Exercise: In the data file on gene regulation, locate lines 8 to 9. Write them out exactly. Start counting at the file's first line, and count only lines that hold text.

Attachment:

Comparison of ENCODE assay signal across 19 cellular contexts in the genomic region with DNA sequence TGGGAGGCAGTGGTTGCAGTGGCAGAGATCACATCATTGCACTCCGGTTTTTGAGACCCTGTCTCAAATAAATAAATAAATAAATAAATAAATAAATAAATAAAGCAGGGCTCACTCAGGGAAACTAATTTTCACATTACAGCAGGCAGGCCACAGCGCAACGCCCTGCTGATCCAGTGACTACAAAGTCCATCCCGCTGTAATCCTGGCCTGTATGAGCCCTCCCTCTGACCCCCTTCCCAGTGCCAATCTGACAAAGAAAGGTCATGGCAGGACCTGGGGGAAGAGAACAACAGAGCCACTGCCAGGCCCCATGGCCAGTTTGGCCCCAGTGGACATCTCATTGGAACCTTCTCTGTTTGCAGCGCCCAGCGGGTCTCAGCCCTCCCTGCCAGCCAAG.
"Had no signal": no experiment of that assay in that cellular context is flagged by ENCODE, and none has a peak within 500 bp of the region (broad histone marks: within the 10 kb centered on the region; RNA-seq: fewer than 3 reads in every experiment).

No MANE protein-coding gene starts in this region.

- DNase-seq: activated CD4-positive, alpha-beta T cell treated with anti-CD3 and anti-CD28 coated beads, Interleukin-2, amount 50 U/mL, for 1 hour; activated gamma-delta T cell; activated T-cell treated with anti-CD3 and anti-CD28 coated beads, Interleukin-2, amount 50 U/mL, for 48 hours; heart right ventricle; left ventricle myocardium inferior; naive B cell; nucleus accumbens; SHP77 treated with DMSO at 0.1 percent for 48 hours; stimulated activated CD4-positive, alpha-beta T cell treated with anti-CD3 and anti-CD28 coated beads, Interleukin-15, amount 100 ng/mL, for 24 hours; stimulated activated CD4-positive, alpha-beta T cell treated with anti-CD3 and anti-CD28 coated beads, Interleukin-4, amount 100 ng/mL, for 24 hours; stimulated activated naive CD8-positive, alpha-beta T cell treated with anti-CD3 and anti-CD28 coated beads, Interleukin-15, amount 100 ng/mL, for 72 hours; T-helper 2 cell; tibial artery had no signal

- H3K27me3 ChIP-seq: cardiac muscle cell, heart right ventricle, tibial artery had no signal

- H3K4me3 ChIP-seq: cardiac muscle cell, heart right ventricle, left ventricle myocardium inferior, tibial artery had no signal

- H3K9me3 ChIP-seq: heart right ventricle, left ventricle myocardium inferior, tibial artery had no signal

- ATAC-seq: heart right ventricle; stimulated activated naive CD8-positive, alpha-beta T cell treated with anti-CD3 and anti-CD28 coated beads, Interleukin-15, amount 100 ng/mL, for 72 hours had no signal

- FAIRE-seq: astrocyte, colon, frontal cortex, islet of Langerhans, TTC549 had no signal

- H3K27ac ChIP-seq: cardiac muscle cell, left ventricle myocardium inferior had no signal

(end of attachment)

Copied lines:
- ATAC-seq: heart right ventricle; stimulated activated naive CD8-positive, alpha-beta T cell treated with anti-CD3 and anti-CD28 coated beads, Interleukin-15, amount 100 ng/mL, for 72 hours had no signal

- FAIRE-seq: astrocyte, colon, frontal cortex, islet of Langerhans, TTC549 had no signal